Some sources trace the origin of the word “idiot” to politics. No, seriously. Some scholars maintain that the ancient Greeks took the ideals of democracy pretty seriously, and imposed upon citizens both the right and the obligation to vote in all elections and referenda. A citizen who did not vote or who was not a regular orator in the citizen assemblies was publicly “marked” and labeled idiotai: A person who put his own interests over those of society as a whole. Over time, the word idiot evolved to mean something different, a half-with or an utterly senseless, foolish individual.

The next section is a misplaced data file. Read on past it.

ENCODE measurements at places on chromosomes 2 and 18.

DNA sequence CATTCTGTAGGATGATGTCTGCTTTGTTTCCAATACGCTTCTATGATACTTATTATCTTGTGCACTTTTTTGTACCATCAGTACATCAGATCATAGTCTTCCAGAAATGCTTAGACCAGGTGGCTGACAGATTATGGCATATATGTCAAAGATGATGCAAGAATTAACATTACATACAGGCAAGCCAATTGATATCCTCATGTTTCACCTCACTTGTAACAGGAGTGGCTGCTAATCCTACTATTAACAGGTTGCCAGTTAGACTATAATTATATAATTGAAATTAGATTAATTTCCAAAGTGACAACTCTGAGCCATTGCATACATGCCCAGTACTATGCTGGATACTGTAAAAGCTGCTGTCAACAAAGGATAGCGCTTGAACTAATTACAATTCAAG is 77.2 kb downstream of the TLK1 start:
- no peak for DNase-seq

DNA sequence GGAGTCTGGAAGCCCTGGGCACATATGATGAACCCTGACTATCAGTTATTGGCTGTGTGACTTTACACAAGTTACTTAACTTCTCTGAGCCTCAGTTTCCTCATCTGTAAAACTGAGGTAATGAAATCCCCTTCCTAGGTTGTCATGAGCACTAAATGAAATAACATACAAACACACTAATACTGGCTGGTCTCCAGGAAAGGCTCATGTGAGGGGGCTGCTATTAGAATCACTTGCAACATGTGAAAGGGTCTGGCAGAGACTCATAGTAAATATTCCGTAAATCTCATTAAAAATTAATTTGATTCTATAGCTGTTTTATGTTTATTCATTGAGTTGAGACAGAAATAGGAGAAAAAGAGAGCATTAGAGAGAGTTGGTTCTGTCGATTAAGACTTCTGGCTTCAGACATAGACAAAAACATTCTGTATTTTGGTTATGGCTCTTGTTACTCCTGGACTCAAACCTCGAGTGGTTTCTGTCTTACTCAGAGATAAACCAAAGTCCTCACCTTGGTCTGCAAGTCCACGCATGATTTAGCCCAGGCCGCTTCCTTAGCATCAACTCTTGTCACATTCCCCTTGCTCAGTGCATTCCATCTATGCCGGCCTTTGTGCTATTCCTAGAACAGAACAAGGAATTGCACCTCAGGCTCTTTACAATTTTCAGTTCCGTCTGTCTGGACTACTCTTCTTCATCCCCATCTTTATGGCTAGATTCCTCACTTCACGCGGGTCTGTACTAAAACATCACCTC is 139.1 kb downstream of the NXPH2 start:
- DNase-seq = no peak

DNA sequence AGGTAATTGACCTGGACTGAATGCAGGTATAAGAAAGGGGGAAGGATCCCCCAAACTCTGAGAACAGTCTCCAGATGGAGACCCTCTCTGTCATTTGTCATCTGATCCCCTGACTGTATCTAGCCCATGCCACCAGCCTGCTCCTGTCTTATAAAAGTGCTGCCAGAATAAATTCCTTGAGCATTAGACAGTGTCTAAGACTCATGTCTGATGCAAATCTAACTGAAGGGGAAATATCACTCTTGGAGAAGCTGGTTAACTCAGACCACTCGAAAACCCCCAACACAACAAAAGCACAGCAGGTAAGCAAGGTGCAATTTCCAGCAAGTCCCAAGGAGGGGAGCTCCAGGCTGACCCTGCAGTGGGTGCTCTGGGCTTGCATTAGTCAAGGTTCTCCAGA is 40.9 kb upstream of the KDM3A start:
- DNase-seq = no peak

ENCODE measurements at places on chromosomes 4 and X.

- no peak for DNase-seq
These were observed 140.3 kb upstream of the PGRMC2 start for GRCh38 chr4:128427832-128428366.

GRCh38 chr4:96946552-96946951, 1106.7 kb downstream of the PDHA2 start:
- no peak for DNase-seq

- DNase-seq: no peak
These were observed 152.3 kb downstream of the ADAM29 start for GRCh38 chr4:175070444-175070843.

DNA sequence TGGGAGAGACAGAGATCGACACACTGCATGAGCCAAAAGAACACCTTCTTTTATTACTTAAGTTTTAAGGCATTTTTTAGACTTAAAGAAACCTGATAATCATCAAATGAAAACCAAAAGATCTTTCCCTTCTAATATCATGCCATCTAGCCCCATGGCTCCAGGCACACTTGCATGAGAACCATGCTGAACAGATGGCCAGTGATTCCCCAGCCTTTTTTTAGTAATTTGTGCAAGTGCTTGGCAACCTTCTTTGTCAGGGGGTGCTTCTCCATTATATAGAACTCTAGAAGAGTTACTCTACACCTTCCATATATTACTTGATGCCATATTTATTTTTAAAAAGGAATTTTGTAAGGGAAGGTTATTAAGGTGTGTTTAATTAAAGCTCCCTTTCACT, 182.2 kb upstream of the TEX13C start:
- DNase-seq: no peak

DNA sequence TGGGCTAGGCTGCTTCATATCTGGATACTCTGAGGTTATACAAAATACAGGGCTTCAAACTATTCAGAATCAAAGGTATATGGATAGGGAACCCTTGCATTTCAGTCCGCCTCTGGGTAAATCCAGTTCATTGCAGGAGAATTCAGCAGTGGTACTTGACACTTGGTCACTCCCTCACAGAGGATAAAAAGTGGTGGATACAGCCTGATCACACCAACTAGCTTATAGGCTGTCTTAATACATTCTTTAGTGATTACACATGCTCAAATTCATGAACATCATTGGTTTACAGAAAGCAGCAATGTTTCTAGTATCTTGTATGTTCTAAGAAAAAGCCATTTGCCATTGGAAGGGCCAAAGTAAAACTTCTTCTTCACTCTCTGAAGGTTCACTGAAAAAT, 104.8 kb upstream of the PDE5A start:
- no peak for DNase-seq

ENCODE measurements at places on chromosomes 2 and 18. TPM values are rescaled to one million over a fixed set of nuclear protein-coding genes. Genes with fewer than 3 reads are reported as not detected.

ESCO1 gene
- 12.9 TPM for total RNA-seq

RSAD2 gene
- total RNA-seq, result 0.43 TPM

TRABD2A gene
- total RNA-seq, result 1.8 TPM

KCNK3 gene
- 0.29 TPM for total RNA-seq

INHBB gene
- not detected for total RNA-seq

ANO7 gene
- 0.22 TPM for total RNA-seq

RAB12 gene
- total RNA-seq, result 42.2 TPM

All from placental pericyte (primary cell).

Understandably, being “publicly marked and labeled as idiotai, ”was not an ideal development for an upstanding, status-conscious and propertied citizen of Athens or one of the other city-states. Sometimes, however, it was unavoidable. There were no planes, trains or automobiles in ancient Greece, and when a citizen found himself away from his home city when it was time to vote, he was looking idiotai square in the eye. To avoid becoming labeled the village idiotai of his hometown, the citizen had to find a way to vote when he was away. The solution was to commission someone to vote on his behalf. Thus, was the proxy born.